Zakir Naik, a globally-recognised Islamist scholar based in Mumbai stated a controversial statement on Tuesday after his probe revealed his ideology inspired by Rohit Imtiaz, one of the culprits of the late dread strike in Dhaka.
His name has been connected with to the charged Hyderabad module of Isis that was ruined by the National Investigation Agency.
The charged module's head Mohammad Ibrahim Yazdani told the NIA amid his cross examination that his slant towards rough outfits attempting to build up Shariah law was additionally as a result of Naik, Economic times said.
This has prompted calls for banning his sermons as well as capturing Naik for motivating terrorists. Naik is as of now persona non grata in a few nations, including Britain, where his entrance was banned in 2010 by home secretary Theresa May, the present front runner for the executive's post since David Cameron's resignation.
According to Gatestone Institute, an international non-profit think-tank, many terrorists have been inspired by Naik as he is directly involved in terrorism, the following known terrorists have been inspired by his preaching:
Najibullah Zazi, the Afghan-American arrested last year for planning suicide attacks on the New York subway.
Rahil Sheikh, accused of involvement in a series of train bombings in Mumbai in 2006 and Kafeel Ahmed, the Bengaluru man fatally injured in a failed suicide attack on Glasgow airport.
A fatwa was issued by Darul Uloom Deoband against him and Uloom quarreled that Naik was misguiding Muslims and spreading mischievous things. Deobandi scholars called his lectures a fitna (rebellion) and labelled him an agent of Ghair Muqallideen.
Naik, Islamist Scholar, used to give his lectures on ‘machine-gun’ in English, wearing a suit, tie, skull cap and the preacher’s beard. He even emphasize on religious texts of several religions and argues Islam’s predominance over everything.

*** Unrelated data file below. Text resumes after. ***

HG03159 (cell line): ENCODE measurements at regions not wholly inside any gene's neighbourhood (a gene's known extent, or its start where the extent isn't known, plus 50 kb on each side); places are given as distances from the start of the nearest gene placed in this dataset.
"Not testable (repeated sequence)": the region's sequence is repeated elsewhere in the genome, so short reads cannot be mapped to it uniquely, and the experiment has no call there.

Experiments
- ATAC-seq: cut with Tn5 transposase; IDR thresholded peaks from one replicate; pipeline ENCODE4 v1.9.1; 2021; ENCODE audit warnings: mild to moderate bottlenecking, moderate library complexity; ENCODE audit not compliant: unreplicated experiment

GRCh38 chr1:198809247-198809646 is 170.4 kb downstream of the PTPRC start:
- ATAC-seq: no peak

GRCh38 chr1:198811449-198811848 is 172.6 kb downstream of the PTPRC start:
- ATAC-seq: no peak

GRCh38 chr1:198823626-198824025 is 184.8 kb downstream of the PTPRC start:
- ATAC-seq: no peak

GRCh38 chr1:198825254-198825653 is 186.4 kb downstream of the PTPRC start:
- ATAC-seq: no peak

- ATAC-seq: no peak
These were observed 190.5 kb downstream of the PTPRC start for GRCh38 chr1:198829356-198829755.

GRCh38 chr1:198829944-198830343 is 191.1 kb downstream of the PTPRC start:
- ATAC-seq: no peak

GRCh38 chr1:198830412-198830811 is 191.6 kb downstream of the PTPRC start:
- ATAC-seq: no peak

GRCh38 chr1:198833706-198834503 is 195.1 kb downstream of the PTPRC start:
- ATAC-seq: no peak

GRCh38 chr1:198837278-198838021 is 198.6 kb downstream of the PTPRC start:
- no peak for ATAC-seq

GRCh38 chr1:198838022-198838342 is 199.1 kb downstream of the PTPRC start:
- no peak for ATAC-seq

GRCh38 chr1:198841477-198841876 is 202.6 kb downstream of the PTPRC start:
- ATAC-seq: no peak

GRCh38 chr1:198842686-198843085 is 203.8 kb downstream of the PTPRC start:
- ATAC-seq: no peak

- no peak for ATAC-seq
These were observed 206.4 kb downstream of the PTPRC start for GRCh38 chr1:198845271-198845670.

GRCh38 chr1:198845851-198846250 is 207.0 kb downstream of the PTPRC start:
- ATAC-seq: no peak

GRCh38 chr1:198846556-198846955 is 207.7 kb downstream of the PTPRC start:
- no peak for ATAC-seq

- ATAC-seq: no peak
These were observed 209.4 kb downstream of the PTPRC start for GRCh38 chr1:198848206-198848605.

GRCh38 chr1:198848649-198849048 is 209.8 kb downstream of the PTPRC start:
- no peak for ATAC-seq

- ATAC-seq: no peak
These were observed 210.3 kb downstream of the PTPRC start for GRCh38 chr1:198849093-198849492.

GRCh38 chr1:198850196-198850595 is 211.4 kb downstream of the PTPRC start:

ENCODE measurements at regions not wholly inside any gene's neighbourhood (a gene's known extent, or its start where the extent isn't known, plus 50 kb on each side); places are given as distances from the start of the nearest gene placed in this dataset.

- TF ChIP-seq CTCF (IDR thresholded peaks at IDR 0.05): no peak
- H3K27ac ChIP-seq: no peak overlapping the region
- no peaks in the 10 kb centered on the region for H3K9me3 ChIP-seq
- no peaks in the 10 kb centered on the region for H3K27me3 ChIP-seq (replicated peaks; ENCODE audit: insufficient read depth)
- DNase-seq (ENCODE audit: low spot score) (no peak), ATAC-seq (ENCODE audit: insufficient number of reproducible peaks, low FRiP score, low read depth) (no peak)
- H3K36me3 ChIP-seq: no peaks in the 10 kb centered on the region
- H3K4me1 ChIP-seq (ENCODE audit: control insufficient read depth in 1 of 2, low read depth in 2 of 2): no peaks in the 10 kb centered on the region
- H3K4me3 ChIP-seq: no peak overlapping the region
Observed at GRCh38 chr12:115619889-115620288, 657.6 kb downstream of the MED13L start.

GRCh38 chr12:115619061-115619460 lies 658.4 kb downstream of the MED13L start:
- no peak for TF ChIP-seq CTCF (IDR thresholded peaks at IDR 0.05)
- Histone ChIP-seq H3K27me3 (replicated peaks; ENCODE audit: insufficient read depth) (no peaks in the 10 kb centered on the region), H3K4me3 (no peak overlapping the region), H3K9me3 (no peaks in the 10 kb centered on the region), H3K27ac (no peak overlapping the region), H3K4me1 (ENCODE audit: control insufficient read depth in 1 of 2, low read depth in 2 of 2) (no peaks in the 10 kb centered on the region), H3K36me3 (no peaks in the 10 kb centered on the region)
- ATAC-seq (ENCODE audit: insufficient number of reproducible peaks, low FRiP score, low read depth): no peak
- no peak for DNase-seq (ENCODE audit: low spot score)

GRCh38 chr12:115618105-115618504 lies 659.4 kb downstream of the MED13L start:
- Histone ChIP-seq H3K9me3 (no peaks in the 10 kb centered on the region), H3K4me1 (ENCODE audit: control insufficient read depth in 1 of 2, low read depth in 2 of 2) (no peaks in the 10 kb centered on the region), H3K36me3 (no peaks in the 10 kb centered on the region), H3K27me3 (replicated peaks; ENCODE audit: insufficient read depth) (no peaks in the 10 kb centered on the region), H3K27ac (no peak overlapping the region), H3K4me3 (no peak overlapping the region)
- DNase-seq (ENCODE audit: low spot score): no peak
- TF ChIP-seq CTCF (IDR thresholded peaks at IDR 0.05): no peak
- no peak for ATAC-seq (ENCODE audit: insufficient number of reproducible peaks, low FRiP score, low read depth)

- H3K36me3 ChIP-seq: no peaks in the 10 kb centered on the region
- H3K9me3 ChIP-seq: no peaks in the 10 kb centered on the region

Earlier, Rohan Imtiaz shared, “every Muslim should be a terrorist, clarifying that to terrorise means to scare others” on his Facebook page.
“Naik is a smart salesman for Islam who combines modern tools — the English language, suit, tie, TV, technology — to disseminate his doctrine. His penchant for getting into televised debates with people of other religions, whom he loves to outwit and silence, endears him to Muslims who go home with a sense of religious supremacy,” people said.
“He brings Islam to the living room of his followers and presents it as the only ideology that can save the world. Some of his arguments are valid, some childish and a few outlandish. The mullahs hate him for his combination of salesmanship and popularity and youth love him for giving their religion the aura of superiority. But, I won’t call him dangerous,” says a journalist who runs a blog on Islamic preachings.
Naik's reported controversial statements have ruffled many feathers in the country:
- Naik says Islam is superior to all other faiths. Non-Muslims should not be allowed to have places of religious worship in an Islamic country.
- Muslims have the right to have sex with their female slaves.
- Sania Mirza should dress modestly while playing. No Indian politician would like to send his daughter to play beach volleyball even if it becomes an international sport.
- Girls shouldn't be sent to schools where they lose their virginity by the time they pass out. Schools should be shut down. They should not be allowed to wear gold ornaments.
- In the West, they are selling their daughters and mothers in the name of women's liberation.
- Wife-beating in the Muslim world is not necessarily a bad thing. Naik says the use of condom during sex is akin to killing a human being.
- Death by stoning or lapidation for having sex outside marriage is acceptable according to Sharia law.
- Based on teachings of the Qur'an and Sunnah, Naik says homosexuals should be killed.
- Suicide attacks advised by clerics is not bad. He refuses to condemn Osama bin Laden and claims that 9/11 was an inside job.
- The Islamic scholar says Muslim should seek help only from Allah and no one else, not even the Prophet – a belief which supports the Sunni view. Islamic State has used this particular understanding to justify violence against Sufis, Shias and Ahmadis.